Thank you Endemic Guides!
What Maya Said about Endemic Guides (2007);
I did the Kuala Gandah/Deer Park tour in May this year, with my husband
and 4 year old daughter, Nina. The tour was definitely one of the
highlights of our trip, which says a lot as we were on a 2.5 month
round-the-world trip which included stops in Europe, USA and French
Polynesia. Lee is a great guide - friendly, easy to talk to and is very
knowledgeable. I grew up in KL, and had been to Kuala Gandah before, so it
seemed strange to be booking a tour when I could've organised it myself....
but it was much easier having someone else organise everything and, as there
were just the 3 of us on our tour, it really just seemed like we had a good
friend showing us around.
We enjoyed both of the main attractions: holding a python and feeding sun bears, ostriches, rabbits, Javanese deer and mouse deer at Deer Park; and feeding, riding on and bathing elephants at the sanctuary - being able to get so close to all those animals was truly a magical experience. I agree with your previous clients that some of the animals (especially the adult sun bears, and the monkey) at Deer Park need larger cages, and we thought the elephant rides could've been a bit longer, but the great thing about both places is how low-key and relaxed they are, and we hope they stay that way. We also enjoyed the documentary on the elephant relocation programme.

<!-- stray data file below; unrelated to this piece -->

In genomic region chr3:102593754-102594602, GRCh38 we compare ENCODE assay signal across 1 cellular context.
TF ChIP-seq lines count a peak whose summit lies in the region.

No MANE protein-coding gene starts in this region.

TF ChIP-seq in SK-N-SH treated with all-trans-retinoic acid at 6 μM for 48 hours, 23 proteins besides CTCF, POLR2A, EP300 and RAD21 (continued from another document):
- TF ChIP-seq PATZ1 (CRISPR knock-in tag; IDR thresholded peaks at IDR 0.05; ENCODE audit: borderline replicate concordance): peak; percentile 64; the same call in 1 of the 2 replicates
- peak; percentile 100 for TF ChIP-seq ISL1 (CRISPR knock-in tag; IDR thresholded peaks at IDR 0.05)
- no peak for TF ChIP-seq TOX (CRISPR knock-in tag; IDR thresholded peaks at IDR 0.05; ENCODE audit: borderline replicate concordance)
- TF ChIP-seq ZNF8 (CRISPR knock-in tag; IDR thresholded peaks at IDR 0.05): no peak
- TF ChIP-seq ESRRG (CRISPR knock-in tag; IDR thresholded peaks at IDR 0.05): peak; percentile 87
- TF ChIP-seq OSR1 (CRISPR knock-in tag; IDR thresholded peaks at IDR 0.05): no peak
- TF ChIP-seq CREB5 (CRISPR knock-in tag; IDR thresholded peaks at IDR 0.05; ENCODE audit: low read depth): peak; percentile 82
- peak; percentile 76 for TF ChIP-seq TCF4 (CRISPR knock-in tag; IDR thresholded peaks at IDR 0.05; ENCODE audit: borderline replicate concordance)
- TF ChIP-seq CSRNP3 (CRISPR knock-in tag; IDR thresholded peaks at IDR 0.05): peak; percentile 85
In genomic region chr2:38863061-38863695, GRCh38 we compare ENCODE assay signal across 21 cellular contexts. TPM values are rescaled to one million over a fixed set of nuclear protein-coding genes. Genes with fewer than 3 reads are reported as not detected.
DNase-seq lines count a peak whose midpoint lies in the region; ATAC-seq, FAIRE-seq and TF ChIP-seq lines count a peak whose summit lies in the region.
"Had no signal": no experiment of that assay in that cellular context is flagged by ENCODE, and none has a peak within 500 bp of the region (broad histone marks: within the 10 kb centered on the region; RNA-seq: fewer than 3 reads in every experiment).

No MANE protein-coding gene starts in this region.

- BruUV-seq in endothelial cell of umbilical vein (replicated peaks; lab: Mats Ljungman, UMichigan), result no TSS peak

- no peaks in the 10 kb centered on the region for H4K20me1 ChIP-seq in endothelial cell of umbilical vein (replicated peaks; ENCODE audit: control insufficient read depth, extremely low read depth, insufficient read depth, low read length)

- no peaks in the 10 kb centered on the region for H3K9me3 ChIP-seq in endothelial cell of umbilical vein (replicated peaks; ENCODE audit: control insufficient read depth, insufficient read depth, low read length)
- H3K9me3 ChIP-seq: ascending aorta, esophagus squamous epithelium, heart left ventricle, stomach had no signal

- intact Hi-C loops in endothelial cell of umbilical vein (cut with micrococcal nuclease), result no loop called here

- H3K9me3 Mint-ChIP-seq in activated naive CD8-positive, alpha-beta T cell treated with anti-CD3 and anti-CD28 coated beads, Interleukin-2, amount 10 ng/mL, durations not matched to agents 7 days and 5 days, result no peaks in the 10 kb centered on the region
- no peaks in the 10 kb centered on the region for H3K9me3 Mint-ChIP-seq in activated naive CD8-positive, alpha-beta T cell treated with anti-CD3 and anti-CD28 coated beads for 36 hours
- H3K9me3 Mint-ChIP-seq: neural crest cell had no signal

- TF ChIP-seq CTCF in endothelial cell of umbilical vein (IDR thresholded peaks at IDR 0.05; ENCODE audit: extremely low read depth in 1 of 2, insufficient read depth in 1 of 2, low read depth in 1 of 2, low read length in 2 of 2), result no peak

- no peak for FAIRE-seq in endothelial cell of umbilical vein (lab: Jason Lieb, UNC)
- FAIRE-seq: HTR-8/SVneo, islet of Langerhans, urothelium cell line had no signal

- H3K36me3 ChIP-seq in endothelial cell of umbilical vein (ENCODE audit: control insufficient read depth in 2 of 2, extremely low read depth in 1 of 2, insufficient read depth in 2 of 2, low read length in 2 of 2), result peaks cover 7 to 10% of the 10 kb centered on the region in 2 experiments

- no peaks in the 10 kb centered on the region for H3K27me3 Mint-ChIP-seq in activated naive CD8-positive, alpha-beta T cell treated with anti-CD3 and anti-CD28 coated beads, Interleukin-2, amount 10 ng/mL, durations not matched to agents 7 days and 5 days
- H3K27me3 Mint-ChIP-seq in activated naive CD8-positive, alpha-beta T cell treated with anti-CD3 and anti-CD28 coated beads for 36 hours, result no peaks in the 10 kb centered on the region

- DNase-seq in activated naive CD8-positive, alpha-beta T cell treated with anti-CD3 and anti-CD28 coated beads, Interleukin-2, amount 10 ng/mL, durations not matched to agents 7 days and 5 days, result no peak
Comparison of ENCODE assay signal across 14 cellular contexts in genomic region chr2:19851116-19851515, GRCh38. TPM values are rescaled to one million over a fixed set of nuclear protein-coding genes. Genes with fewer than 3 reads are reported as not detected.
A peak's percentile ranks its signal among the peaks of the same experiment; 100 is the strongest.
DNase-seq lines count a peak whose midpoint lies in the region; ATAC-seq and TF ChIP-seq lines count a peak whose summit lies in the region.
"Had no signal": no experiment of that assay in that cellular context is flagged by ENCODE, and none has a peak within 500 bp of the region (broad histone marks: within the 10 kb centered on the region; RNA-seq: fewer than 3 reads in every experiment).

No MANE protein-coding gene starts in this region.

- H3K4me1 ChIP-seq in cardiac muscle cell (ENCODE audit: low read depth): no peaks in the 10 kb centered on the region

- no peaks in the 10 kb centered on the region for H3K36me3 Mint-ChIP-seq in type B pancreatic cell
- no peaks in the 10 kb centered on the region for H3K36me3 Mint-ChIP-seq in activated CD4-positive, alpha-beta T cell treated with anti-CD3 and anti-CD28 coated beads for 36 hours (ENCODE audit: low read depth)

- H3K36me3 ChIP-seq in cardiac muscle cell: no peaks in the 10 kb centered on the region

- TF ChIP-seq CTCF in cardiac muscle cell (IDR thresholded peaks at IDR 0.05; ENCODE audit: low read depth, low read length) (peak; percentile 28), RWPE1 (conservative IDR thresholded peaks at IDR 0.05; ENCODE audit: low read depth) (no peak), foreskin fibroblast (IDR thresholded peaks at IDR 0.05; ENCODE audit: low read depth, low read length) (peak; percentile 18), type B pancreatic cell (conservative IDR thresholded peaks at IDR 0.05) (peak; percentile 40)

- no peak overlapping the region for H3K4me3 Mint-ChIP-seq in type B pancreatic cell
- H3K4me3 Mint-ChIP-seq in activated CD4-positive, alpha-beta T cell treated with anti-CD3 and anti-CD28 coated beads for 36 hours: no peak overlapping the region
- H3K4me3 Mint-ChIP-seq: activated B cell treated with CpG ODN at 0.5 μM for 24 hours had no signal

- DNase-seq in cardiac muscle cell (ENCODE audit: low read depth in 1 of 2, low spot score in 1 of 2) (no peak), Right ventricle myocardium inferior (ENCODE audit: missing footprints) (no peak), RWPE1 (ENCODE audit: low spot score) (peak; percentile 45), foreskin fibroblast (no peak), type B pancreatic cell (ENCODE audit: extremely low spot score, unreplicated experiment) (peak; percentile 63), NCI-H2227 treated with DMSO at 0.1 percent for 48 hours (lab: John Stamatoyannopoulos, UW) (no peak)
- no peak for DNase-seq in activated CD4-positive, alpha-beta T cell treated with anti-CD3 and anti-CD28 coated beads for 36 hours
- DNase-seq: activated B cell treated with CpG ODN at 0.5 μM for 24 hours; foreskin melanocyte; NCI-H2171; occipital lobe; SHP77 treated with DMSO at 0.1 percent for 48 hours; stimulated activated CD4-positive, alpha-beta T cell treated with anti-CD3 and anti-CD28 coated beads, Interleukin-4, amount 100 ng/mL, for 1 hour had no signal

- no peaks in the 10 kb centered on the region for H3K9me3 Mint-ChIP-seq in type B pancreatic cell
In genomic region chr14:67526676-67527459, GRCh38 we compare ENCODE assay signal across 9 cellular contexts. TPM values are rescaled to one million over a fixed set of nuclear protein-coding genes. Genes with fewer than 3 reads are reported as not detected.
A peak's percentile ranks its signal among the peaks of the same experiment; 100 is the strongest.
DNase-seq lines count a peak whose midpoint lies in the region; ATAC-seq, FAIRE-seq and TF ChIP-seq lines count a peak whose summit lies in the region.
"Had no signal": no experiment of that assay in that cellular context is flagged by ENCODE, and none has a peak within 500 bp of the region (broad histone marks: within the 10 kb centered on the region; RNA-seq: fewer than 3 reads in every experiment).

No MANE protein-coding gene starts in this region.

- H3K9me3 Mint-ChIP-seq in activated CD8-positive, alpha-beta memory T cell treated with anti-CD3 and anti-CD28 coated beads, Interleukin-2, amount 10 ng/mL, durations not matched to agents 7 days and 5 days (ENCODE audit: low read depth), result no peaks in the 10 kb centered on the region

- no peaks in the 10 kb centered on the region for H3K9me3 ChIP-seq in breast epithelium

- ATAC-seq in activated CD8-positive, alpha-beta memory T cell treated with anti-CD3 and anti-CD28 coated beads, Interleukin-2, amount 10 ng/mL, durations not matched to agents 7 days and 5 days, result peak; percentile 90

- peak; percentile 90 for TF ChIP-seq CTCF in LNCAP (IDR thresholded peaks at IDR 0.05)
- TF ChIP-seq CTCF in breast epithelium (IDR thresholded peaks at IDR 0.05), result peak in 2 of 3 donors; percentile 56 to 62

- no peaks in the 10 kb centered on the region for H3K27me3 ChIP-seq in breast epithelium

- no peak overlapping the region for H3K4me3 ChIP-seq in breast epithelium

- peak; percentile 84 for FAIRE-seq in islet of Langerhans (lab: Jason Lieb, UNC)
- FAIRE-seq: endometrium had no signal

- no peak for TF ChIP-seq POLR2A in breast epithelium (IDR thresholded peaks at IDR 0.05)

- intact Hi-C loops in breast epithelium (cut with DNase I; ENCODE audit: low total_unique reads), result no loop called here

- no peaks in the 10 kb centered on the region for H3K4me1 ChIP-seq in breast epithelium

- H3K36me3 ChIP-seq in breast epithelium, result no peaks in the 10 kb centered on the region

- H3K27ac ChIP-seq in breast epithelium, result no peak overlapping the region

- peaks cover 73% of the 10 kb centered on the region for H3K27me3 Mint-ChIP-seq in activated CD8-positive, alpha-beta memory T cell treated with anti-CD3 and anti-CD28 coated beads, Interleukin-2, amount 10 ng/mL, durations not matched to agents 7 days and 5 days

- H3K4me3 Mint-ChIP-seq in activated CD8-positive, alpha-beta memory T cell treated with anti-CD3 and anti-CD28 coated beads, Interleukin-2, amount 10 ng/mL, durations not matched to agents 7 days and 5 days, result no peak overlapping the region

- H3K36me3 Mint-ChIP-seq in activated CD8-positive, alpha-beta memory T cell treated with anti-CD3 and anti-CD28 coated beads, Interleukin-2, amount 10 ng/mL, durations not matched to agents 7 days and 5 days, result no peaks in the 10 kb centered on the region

We will definitely do more tours with you when we are next in Malaysia, and will recommend you to our friends and family. Everyone who sees our photos is amazed. Thanks to Lee for such a fun day, and also for taking some great photos of us (and to Jen Ney for sending us the photos on CD).
Maya - Australia 2007
Elephant Sanctuary News